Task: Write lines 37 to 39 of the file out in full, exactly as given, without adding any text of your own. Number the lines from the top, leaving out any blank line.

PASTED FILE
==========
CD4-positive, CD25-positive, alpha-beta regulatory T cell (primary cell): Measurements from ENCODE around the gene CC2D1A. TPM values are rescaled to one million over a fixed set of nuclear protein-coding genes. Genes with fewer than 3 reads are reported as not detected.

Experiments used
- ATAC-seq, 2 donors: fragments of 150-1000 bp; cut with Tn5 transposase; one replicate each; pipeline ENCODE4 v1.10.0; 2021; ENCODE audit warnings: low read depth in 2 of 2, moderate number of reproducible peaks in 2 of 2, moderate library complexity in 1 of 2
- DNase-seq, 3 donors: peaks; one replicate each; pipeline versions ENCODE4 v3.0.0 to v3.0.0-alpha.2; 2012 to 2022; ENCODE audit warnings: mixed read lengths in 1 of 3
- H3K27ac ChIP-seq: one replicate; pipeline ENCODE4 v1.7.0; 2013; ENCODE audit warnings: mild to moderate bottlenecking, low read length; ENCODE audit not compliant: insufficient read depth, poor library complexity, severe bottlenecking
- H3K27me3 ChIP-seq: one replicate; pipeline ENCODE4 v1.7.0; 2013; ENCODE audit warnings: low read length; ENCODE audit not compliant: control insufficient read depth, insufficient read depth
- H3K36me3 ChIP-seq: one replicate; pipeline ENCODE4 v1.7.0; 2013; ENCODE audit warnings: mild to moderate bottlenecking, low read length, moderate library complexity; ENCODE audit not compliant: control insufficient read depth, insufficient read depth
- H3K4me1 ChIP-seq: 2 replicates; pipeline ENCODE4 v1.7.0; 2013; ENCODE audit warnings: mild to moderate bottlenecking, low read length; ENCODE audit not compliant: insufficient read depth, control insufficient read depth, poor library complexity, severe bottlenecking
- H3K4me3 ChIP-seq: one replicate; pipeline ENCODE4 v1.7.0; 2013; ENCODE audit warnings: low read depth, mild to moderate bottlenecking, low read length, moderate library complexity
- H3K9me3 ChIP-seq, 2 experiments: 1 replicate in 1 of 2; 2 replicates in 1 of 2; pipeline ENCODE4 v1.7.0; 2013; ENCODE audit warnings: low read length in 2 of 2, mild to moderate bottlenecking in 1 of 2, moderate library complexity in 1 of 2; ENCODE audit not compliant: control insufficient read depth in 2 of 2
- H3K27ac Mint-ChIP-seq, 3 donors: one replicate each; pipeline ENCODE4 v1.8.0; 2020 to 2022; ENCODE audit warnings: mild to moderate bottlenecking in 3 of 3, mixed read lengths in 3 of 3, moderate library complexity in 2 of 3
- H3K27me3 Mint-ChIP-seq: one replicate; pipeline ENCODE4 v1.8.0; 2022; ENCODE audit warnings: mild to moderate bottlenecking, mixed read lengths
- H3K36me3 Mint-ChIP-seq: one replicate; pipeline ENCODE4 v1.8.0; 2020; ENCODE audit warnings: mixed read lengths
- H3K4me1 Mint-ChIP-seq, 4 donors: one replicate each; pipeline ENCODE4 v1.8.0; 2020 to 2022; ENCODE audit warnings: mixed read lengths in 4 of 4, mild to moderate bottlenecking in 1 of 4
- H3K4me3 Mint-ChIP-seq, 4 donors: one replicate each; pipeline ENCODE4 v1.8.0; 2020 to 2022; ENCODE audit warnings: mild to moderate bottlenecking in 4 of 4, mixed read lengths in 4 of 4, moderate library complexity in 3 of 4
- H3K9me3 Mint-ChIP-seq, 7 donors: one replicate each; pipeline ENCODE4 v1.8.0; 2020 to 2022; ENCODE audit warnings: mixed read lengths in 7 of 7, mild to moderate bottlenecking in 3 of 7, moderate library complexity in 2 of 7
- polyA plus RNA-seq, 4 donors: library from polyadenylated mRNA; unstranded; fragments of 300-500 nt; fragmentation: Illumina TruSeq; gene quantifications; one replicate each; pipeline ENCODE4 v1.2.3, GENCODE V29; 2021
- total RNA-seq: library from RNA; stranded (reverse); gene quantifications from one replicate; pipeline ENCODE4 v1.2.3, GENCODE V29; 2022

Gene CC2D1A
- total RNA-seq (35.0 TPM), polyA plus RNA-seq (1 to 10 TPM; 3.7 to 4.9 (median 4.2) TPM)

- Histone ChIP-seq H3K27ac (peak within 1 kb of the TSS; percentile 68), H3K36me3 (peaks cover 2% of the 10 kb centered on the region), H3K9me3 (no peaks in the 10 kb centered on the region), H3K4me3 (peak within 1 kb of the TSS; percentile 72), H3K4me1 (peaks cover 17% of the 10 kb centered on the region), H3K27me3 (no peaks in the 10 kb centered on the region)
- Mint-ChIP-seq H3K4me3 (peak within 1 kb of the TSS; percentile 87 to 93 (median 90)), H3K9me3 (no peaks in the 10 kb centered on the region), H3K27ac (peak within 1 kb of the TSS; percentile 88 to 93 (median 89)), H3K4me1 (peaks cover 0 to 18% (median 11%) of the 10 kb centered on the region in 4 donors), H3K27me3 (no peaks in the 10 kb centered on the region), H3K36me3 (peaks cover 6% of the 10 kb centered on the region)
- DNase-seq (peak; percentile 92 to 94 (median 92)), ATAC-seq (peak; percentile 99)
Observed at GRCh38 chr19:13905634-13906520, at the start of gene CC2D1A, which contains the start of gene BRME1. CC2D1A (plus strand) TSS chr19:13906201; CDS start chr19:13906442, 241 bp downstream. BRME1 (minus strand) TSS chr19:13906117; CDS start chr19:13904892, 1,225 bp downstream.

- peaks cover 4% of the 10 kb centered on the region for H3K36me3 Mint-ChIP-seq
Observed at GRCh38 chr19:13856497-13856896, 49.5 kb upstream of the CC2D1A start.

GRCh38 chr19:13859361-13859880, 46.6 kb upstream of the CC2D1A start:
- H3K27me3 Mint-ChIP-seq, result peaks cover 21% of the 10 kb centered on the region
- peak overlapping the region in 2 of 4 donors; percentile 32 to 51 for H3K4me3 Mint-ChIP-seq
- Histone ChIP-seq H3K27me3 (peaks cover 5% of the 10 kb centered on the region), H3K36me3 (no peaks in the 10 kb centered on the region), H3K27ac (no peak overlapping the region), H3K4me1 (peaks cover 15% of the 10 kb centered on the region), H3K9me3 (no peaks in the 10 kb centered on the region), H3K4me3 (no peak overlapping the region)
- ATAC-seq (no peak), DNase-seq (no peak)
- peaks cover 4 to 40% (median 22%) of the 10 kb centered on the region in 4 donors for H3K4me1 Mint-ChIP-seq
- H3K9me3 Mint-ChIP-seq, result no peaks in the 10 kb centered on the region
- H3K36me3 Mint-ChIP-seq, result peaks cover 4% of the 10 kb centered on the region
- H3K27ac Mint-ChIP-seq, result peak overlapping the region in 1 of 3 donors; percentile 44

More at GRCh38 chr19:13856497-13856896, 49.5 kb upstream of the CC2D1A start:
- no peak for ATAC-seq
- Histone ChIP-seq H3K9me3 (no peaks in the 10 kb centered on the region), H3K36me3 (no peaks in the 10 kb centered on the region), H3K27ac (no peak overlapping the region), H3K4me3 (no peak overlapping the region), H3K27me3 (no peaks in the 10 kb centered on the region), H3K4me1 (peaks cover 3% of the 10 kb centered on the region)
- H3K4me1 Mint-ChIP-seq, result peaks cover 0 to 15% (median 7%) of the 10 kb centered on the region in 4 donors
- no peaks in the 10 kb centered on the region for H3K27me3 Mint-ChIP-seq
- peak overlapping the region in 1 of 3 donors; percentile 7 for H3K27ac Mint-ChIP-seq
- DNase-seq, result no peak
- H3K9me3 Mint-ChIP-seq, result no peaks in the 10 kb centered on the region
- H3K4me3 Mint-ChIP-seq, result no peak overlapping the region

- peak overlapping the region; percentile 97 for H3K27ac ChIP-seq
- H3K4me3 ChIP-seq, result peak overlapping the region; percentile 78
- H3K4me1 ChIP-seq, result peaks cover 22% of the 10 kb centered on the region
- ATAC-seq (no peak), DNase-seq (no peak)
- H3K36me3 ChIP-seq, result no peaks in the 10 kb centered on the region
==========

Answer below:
- no peak for ATAC-seq
- Histone ChIP-seq H3K9me3 (no peaks in the 10 kb centered on the region), H3K36me3 (no peaks in the 10 kb centered on the region), H3K27ac (no peak overlapping the region), H3K4me3 (no peak overlapping the region), H3K27me3 (no peaks in the 10 kb centered on the region), H3K4me1 (peaks cover 3% of the 10 kb centered on the region)
- H3K4me1 Mint-ChIP-seq, result peaks cover 0 to 15% (median 7%) of the 10 kb centered on the region in 4 donors